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Nonprofit fundraising during times of uncertainty requires creativity, communication

Successful fundraising campaigns and initiatives support a nonprofit’s mission through the good times and bad. 

During times of crisis, though, fundraising can be a challenge. Potential donors may be facing financial or personal hardships of their own. Foundations may be more cautious when awarding grants. More charitable causes are vying for a limited pool of resources. 

Don’t give up! 

Charities that cultivated and nurtured relationships with donors over the years have laid a strong foundation to weather any challenge. Fundraising may be difficult, but it’s not impossible. 

The Association of Fundraising Professionals found that more than half of U.S. charitable organizations expect to raise less money in 2020. An equal percentage believe the same will occur in 2021. 

Since 1992, Priority Marketing has delivered solutions through recessions, real estate boom and bust, multiple hurricanes, stock market dips and the COVID-19 pandemic. Each time, the firm helped nonprofits develop unique and innovative ways to continue connecting with donors. 

For nonprofit organizations, it’s important to stay relevant and impactful while still being strategic. Priority Marketing offers these five tips to help nonprofits fundraise during challenging climates: 

Mission forward  

It’s easy for nonprofits to get caught up handling immediate needs during a difficult period. However, that’s not the time to stop fundraising and turn your attention elsewhere.  

What were your goals prior to the challenge? How were you planning to reach those goalsReview your strategic business and marketing plans so you can align on the next steps. 

What additional needs have popped up? List each one, then outline a clear goal. For example, a recession might have caused more people to turn to food banks. That food bank then has to serve twice as many meals per week. The organization should map out a plan to raise philanthropic support to meet that increase need.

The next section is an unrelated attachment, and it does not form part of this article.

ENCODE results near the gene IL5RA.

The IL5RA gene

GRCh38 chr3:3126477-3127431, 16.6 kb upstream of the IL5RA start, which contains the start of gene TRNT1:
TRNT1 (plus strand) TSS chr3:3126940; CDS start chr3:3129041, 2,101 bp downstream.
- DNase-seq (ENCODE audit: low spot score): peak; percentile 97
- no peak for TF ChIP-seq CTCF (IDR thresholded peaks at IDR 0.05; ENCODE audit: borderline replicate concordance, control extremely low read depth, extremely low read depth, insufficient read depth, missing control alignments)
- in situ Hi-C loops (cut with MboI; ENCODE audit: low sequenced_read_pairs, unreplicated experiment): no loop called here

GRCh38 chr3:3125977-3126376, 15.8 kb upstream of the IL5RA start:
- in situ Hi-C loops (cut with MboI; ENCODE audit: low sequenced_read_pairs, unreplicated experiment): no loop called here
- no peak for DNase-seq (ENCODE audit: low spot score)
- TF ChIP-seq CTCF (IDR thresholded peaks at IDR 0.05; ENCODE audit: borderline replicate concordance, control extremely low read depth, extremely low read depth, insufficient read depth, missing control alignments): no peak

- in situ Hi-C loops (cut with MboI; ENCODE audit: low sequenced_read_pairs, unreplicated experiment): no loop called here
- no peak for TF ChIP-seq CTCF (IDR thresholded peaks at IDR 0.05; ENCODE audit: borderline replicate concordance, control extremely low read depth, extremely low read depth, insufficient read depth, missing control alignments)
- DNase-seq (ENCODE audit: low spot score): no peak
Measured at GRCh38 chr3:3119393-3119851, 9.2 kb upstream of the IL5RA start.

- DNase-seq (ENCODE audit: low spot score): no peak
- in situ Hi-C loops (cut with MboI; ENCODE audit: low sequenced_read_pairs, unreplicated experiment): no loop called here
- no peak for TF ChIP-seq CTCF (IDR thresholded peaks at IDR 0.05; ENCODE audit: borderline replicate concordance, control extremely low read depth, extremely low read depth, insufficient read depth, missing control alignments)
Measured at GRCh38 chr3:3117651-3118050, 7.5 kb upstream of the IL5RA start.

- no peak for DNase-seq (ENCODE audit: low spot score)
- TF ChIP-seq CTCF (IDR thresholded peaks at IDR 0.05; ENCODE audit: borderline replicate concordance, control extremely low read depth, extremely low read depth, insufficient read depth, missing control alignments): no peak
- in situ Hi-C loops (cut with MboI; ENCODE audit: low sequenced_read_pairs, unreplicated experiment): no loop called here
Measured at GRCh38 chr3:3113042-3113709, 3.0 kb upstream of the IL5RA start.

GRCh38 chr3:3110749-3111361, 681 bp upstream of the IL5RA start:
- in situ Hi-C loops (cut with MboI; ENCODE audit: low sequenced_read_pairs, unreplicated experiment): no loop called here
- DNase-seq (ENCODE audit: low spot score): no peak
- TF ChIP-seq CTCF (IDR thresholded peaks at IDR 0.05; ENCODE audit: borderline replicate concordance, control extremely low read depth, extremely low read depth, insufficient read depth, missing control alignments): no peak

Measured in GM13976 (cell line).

Strategic plans ensure your time and donor dollars are used in the most efficient and effective ways. 

Be transparent and communicative  

When times grow tough, you shouldn’t pretend everything is OK. Don’t disregard the fact that people are adjusting and adapting to a new reality. This is when we should relate to each other as humans on a personal level. Authenticity and transparency go a long way in cultivating and sustaining trust in our relationships. 

Reach out to donors. Call them, text them and email them. Check in and ask for assistance, letting people know about your needs so they can help. As the old adage says, “You’ll never know if you don’t ask.” Those that have the ability to give will support organizations that clearly and effectively illustrate their needs. 

Call on advocates  

Board members are there to support you. They are your greatest advocates. Ask them to discuss current and projected needs of the organization with those who have the financial means to help. This is where your strategic plans come into place. Show donors that your team is willing and ready to help the community while clearly outlining how they can step up to help. 

Some supporters might not be able to donate. However, they can still help your cause. Ask them to share your messages on social media, invite friends to volunteer or write handwritten notes of appreciation. Every little bit makes a difference in engaging, soliciting and thanking donors. 

Stay in the know  

When the challenge hit, were you planning an in-person fundraising event? Or were you in the middle of a capital campaign? You aren’t the only nonprofit facing this situation. See how other organizations are pivoting during this time. If they’re hosting virtual events, see what platforms they are using. If they launched a text-to-give campaign, see if it’s successful.  

Explore fundraising options that align with your goals while still creating a personalized and memorable experience for donors.  

Don’t sacrifice best practices  

Consistent, personal stewardship of donors offers the best opportunity for another gift. When COVID-19 canceled in-person fundraising events, for example, many organizations turned to virtual events. It’s important to not sacrifice best practices when fundraising activities change venues or formats.  

Gratitude is key during challenging times. Take time to extend genuine and heartfelt messages of thanks to donors, regardless of the size of their gift. Call them on the telephone, write a note or send a personalized and impactful email. It’s extremely important to share the impact that donor contributions are having on your organization. 

Are you a nonprofit looking to strategically and effectively engage your donors and supporters? Call Priority Marketing today at 239-267-2638 or email info@PriorityMarketing.com 


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